Litigation Law Firm, Litigation Solicitors Dublin Ireland, Litigation Law Advisors, Litigation SolicitorsA significant change to the functioning of the Civil Courts of Ireland was introduced by the Courts and Civil Law (Miscellaneous Provisions) Act 2013 and came into operation on 3 February 2014. The enactment of this legislation gave rise to an overhaul of the monetary jurisdictions of the District, Circuit and High Courts of Ireland.

The Circuit Court hears more serious cases and their jurisdiction has increased from a limit of €38,092.13 to €75,000.00 (not including Personal Injuries actions which now have a monetary limit of €60,000.00 in the Circuit Court). All claims valued over €75,000.00 must be instituted in the High Court.

The Circuit Court hears more serious civil cases, more serious criminal cases and a large amount of family law cases. They also hear appeals from the District Court.

Although the normal financial limit to claims brought in the Circuit Court is €75,000 the jurisdiction can be substantially extended if all parties agree in writing.

In addition to the type of actions dealt with the in the District Court, the Circuit Court can also deal with cases involving the administration of the estate of a deceased person, specific performance (such as compelling a person to complete the sale or purchase of property), an action to do with the partition of land and actions following the breakdown of a business partnership.

There are a number of different types of Circuit Court Civil Bill:

  • Ordinary Civil Bill
  • Equity Civil Bill
  • Civil Bill as to Capacity
  • Testamentary Civil Bill
  • Succession Law Civil Bill
  • Landlord & Tenant Civil Bill
  • Housing Civil Bill
  • Planning Civil Bill
  • Election Civil Bill
  • Family Law Civil Bill
  • Domestic Violence Civil Bill
  • Ejection Civil Bill

Most Circuit Court proceedings are dealt with by an Ordinary Civil Bill, which covers most claims in relation to debts, breach of contract and negligence etc.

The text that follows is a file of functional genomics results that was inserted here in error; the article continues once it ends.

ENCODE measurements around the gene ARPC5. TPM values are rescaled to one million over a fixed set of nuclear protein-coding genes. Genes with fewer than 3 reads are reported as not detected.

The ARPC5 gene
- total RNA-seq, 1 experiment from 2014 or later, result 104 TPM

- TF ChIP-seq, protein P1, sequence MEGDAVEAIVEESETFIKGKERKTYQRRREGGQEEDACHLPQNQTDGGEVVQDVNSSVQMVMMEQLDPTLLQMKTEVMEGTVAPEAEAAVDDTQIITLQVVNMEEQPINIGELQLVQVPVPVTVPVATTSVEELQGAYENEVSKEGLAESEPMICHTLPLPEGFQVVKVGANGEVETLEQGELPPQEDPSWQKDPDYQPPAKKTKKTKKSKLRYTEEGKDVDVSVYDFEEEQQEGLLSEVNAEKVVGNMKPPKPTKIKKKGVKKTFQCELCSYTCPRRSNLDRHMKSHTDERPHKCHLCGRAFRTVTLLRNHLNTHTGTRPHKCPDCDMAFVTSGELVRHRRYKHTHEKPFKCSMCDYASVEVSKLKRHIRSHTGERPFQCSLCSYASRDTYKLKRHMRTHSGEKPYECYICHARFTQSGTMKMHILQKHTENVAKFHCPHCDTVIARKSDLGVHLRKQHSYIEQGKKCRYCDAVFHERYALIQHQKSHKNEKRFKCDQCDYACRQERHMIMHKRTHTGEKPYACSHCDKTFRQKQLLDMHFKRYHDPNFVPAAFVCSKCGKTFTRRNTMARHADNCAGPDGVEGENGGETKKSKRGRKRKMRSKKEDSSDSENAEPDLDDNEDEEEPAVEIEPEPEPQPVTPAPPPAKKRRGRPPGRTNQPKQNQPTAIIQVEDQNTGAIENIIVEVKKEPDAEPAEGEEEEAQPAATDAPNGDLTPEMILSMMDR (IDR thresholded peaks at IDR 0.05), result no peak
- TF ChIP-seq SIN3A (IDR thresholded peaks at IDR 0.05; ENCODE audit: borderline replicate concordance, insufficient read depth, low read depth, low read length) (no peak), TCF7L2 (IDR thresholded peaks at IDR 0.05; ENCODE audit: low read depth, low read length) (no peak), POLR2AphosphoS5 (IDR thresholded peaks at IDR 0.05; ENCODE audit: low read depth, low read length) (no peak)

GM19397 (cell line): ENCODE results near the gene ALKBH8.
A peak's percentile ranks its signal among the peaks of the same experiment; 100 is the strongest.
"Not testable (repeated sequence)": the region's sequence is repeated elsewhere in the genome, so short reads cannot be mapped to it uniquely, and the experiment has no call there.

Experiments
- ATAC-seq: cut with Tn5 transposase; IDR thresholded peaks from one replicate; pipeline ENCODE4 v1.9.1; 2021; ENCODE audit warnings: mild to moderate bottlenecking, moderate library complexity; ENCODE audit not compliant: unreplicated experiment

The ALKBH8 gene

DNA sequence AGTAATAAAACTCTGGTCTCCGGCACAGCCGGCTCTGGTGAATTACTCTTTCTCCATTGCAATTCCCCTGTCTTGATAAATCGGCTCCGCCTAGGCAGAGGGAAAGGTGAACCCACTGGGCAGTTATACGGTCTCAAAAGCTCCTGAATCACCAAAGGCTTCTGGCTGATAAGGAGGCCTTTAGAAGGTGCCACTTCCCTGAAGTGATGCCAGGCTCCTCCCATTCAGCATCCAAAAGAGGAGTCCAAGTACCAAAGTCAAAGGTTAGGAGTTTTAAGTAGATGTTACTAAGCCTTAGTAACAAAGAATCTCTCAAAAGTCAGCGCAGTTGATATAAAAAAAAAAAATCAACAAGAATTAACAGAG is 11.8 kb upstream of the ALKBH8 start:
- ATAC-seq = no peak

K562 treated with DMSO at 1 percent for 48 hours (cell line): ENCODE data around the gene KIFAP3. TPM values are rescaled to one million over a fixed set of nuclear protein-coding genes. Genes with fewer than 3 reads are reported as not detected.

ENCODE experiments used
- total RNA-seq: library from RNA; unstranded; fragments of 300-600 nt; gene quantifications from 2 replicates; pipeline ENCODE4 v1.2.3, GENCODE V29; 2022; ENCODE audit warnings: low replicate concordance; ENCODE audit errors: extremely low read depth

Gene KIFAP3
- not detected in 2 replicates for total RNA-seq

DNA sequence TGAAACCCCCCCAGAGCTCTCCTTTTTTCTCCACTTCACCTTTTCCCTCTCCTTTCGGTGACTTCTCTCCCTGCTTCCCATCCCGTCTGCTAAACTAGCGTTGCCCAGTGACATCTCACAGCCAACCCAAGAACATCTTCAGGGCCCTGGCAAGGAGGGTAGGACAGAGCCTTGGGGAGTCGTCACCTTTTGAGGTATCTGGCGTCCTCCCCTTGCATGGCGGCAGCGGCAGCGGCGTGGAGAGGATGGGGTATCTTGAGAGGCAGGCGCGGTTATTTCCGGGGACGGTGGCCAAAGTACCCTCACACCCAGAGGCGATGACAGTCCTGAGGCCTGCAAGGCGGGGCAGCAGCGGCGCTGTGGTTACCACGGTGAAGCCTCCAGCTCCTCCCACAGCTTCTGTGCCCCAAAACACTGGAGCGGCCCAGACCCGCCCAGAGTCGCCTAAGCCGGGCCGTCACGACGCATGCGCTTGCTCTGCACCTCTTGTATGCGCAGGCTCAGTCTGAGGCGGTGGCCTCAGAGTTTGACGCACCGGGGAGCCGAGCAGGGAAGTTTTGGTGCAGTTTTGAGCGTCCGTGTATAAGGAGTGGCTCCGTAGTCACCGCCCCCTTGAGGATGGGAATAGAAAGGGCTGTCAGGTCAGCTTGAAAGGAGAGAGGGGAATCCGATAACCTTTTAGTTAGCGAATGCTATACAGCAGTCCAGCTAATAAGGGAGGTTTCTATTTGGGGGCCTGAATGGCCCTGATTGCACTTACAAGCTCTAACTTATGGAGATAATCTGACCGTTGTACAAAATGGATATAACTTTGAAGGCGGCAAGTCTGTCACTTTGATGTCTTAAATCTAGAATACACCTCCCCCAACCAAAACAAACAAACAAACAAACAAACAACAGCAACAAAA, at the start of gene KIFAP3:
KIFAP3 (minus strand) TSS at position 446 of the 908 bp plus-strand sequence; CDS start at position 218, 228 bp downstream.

Service of the Civil Bill

A Civil Bill can be served personally or by registered post or in relation to a company, by ordinary post addressed to the registered office of the company.

If the Civil Bill is served personally, the document can also be served on the defendant’s husband or wife at the defendant’s residence or on a relative or an employee of the defendant, who is over 16.

If there is a problem serving proceedings by registered post or personally then an application can be made for substituted service or alternatively the defendant’s solicitor can accept the service of proceedings on behalf of the defendant.

If the defendant is residing outside the country then a separate application has to be made to the Circuit Court setting out details of the claim and the reason why proceedings should be served outside Ireland.

Once the Civil Bill has been served, the following documents may be exchanged:

  1. Appearance:

    This is a short document simply stating that the defendant tends to defend the claim. Generally speaking if a defendant does not lodge an appearance with both the Circuit Court office and the plaintiff within 10 days, then the plaintiff is entitled to obtain judgement in default of appearance.

    Quite often a 14 day warning letter is sent to the defendant stating that if their Appearance is not lodged within 14 days then judgement may be obtained.

  2. Notice for Particulars:

    This is a document sent by the defendant to the plaintiff setting out a series of questions, the aim of which is to obtain more information concerning the exact nature of the claim being made against the defendant.

    If there is a delay in replying, then the normal practice would be for a further 14 day warning letter to be sent to the defendant stating that if Replies are not received within 14 days then a separate pleading known as a Motion will issue seeking to strike out the plaintiff’s claim against the defendant or to compel the plaintiff to reply to the Notice for Particulars.